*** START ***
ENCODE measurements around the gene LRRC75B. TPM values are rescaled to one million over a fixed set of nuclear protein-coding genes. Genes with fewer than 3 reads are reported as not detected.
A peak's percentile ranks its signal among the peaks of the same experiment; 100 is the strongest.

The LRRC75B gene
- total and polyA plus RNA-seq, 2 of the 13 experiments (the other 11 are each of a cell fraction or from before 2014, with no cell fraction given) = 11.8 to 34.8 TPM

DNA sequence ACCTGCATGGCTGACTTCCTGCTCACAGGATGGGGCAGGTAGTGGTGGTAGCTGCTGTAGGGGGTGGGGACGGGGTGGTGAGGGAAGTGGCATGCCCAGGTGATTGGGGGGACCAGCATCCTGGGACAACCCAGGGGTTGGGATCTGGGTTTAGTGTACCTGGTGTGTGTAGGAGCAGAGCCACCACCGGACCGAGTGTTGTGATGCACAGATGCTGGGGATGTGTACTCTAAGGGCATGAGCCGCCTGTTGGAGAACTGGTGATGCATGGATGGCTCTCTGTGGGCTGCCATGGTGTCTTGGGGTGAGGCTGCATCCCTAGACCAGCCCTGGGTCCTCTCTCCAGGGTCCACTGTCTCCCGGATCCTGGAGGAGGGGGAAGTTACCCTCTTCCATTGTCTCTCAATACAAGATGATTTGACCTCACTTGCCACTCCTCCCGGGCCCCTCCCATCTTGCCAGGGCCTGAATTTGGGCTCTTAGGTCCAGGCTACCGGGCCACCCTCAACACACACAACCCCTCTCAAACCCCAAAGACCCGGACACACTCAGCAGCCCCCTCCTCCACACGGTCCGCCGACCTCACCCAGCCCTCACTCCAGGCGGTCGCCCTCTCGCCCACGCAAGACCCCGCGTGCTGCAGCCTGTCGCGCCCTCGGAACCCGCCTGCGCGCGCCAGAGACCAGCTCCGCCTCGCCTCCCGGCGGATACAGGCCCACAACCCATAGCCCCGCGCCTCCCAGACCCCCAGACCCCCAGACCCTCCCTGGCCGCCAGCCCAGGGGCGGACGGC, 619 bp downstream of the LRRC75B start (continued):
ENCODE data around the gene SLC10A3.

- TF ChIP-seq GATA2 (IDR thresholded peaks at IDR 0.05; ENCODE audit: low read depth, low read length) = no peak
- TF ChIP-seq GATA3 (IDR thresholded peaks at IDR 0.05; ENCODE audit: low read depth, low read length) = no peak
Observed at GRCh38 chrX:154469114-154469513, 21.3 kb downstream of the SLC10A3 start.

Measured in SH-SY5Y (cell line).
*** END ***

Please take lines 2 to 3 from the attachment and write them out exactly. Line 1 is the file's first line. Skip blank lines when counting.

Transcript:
A peak's percentile ranks its signal among the peaks of the same experiment; 100 is the strongest.

The LRRC75B gene